The amnesty, launched four weeks ago, gives those living and working in the UAE a chance to register and avoid prosecution and deportation.
3,000 illegal Pakistanis apply for papers during UAE visa amnesty
DUBAI // Almost 3,000 Pakistanis have taken advantage of the visa amnesty offered to illegal residents.
The immunity scheme, launched four weeks ago, gives those living and working in the UAE a chance to register and avoid prosecution and deportation.
"During the first four weeks of the amnesty around 235 Pakistanis were issued required travel documents," said a spokesman for the Pakistan Embassy in Abu Dhabi.
"The embassy is, however, stressing upon all such Pakistani nationals to avail of the amnesty and make their stay in this country legal, and to respect the laws of the land."
The embassy did not know how many Pakistanis might be staying in the UAE illegally but, as the February 4 deadline nears, they are bracing for a rush.
"What tends to happen is that those illegally in the country wait until the last minute to come forward so that they can make as much money as possible before leaving," said Mobisher Rabbani, a diplomatic consultant who worked at the Pakistan Consulate in Dubai during the last visa amnesty in 2007.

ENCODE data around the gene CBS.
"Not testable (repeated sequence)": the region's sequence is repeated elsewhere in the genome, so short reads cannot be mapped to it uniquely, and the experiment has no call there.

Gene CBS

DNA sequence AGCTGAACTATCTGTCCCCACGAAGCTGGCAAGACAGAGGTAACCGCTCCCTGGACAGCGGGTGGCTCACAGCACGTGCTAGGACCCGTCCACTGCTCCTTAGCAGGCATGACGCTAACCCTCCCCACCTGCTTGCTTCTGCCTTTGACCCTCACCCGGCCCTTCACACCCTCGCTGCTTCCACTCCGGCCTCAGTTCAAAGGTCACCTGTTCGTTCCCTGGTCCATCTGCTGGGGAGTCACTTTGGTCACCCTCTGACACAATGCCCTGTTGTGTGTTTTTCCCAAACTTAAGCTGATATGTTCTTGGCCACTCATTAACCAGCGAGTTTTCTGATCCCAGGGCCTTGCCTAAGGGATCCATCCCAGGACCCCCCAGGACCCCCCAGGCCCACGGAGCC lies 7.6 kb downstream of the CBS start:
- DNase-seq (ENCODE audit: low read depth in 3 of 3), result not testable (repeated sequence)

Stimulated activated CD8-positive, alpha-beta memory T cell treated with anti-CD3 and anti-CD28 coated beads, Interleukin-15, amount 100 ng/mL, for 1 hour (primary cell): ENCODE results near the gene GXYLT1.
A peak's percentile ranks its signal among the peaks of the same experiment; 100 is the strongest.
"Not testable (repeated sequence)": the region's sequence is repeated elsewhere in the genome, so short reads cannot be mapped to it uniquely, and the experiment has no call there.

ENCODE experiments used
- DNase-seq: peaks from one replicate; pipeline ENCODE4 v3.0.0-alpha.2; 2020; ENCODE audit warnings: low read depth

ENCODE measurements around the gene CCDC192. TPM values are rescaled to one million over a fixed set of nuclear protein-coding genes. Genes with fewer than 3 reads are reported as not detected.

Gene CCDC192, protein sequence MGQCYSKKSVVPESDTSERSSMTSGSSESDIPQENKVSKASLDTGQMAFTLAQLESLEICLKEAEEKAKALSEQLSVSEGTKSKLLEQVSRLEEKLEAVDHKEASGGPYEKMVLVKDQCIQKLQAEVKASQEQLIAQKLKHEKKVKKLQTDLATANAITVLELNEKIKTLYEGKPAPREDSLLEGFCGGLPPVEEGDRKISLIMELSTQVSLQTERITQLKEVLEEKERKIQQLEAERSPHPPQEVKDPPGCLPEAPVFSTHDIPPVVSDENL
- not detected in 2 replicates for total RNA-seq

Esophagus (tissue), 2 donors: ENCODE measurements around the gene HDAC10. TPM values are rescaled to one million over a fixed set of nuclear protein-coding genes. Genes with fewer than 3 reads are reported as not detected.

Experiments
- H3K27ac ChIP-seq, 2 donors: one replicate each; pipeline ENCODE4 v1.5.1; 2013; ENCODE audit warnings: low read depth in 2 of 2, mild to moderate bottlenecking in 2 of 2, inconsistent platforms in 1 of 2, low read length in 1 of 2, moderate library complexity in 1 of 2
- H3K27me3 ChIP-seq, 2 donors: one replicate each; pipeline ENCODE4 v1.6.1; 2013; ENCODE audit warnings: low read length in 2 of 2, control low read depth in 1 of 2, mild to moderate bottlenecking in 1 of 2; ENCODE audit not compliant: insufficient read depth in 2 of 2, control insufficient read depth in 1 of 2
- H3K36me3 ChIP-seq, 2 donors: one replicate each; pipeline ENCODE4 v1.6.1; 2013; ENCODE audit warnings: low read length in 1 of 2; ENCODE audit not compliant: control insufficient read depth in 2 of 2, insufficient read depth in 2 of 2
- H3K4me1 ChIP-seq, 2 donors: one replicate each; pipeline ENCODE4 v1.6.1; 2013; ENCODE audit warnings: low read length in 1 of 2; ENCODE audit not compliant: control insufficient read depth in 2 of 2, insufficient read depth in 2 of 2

"At that time I think about 25,000 people took up the amnesty and we had a big rush as the deadline got close. I think the Government actually extended the deadline to allow embassies to process the people."
After February 4, offenders will face a Dh100 fine a day for visa breaches and Dh25 for residency offences.
A spokesman for the Pakistan consulate in Dubai said 2,700 had come forward for the amnesty to date.
More people tend to come forward at the consulate in Dubai, Mr Rabbani said, because of the larger Pakistani community in the city and also because it was easier for those living in the Northern Emirates to travel to.
Officials do not expect as many people to come forward during this amnesty as they did in 2007.
"Since then, the immigration system in Pakistan has become a lot more stringent and it's very difficult to get fake travel documents to be even allowed into the UAE now."
The new biometric passports along with more vigilant immigration officials and airlines will mean fewer Pakistanis are in the UAE illegally, he said.
"There is much better information for people in Pakistan now," said Mr Rabbani.
"Most people have realised that it's better to be in the UAE legally on a permanent visa than to try to get in illegally.